There’s a saying that I have always really liked, “When an old person dies, a library is lost.” I’ve been pondering this a lot recently and I think the quote should be modified to “When ANYONE dies a library is lost.”
People, young and old, are amazing tanks full of information. They have ideas, knowledge and experience across a whole variety of fields and subjects. These days we all seem to be in too much of a hurry to sit down and listen properly to one another, to each other’s stories and memories. There is so much we could learn from this too!
Due to us all coming from different backgrounds, countries and having different upbringings with such a wide variety of influences, opinions and beliefs, there is normally way more than one way to ‘skin a cat’ when it comes to doing ANYTHING. This is also true in the kitchen.
One person’s fundamental belief that people must “always keep their eggs in the fridge” is another person’s “always keep your eggs out of the fridge” is a third person’s “Eggs? You shouldn’t eat eggs!” No one is right and no one is wrong. (Well I’m not sure I, personally, can find anything right about “You shouldn’t eat eggs!” But my point is this, there are lessons to be learned from everyone’s beliefs and ideas not only when it comes to cooking, but when it comes to how we live as well.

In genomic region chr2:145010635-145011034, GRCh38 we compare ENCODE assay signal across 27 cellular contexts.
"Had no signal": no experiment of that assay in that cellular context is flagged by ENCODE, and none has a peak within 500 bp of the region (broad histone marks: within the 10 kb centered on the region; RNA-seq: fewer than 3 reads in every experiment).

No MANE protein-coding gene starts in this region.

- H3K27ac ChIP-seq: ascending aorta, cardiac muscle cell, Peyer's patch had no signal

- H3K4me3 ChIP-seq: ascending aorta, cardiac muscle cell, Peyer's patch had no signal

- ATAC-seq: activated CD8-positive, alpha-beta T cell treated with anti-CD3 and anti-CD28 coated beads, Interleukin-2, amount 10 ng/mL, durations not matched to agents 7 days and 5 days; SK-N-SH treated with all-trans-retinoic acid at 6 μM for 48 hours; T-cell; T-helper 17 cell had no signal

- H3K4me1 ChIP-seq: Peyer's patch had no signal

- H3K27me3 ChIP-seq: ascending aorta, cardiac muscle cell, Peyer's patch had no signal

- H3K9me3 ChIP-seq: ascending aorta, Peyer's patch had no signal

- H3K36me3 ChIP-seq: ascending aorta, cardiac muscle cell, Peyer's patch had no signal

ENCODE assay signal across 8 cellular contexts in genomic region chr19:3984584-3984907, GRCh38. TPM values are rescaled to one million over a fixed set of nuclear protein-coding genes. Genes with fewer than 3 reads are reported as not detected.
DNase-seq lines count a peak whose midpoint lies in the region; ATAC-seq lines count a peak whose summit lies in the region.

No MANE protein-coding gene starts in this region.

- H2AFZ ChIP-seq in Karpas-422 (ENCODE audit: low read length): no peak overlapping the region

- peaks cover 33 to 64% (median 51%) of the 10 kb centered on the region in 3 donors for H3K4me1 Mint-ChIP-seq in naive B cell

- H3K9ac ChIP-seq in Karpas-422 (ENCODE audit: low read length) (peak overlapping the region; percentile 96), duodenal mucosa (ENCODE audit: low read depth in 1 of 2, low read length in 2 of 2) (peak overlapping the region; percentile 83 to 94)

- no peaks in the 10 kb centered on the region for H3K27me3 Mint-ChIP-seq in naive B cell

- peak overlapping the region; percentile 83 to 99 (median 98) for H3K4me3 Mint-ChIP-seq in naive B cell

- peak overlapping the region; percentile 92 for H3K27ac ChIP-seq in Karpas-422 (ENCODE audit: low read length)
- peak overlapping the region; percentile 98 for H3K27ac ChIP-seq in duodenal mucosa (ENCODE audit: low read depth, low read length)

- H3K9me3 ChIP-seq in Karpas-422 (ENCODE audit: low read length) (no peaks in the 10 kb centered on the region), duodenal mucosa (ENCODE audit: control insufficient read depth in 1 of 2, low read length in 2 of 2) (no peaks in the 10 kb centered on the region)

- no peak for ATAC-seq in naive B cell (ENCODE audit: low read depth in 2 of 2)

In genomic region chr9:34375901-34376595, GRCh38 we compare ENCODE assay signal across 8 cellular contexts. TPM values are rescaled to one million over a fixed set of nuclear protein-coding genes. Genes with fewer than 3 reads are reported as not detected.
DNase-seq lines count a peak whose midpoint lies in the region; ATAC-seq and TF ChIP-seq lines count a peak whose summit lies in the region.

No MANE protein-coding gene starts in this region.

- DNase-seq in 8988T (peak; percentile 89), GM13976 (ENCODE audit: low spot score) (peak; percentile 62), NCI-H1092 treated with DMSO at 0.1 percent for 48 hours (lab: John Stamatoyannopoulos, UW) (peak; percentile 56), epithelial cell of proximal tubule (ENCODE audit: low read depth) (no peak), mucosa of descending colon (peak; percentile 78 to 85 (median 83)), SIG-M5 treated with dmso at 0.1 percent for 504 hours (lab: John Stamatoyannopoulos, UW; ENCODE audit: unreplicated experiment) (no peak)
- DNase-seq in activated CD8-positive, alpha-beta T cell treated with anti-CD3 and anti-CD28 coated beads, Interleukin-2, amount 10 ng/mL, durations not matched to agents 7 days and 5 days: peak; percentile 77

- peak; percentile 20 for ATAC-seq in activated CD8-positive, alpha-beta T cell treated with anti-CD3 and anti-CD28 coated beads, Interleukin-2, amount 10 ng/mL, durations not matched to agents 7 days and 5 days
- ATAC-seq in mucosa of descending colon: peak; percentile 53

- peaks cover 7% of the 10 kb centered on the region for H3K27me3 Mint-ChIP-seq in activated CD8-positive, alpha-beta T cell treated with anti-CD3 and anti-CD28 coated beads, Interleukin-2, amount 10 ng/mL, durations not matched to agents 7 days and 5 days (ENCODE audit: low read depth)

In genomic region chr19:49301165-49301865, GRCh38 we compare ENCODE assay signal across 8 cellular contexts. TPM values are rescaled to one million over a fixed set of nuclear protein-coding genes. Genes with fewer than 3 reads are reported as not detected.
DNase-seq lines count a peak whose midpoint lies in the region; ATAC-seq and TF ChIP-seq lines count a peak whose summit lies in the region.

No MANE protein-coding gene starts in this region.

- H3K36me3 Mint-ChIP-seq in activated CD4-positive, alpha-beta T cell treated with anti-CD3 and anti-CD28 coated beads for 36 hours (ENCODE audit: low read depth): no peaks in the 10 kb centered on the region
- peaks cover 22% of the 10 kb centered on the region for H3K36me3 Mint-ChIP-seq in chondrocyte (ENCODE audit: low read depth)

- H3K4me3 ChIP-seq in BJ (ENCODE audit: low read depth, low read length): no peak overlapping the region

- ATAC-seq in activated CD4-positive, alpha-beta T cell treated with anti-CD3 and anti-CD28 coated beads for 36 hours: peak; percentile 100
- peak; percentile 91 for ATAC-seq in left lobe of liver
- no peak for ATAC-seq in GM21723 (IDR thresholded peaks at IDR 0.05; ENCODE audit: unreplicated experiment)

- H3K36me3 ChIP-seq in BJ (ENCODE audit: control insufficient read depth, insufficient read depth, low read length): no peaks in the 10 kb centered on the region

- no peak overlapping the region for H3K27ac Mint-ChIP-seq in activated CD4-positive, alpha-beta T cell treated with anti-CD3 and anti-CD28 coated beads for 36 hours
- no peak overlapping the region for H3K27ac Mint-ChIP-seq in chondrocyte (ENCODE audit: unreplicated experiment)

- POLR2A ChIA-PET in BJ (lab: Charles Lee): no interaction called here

The lessons that I have learned over the years in the kitchen or about food seem to quite obviously fall into two categories. The first one being “Practical Lessons.” These tips are specific, useful tid-bits about ingredients, cooking methods, recipes and the like. The second category is “Philosophical Lessons.” This refers to the spirit of cooking, the passion, the meaning of it all, the how’s and the why’s. Some would even consider these “life lessons” These philosophical lessons often stem from practical tips but have deeper meanings.
I would like to share with you 10 practical and 10 philosophical lessons I have learned from those around me, namely both of my grandmother’s and my parents. I’ve also thrown in a few from other sources such as books I’ve read, films I’ve watched, experiences I have had and stories that have come to me from friends.
1. Use your senses: Don’t just cook with your eyes. You need to taste, smell, touch and also listen to your food. You will always get a better result if you make use of all five senses when cooking. On the “listen to your food” side of things an example I can give you is if you are frying something and you hear it spitting and popping all over the place, you probably have the heat up too high.
2. Keep it clean: Always keep your workspace as clean as possible. The best way to do this is to tidy up as you go. Instead of creating a mountain of washing in the sink try and rinse dishes and equipment as they are used and place directly into the dishwasher or complete the hand washing process of items once they have been used and are no longer needed.
3. Plan: Place all of the ingredients that you need for the recipe you are about to cook on the bench prior to starting. That way you won’t get half way through your cake to realise you are missing a vital ingredient.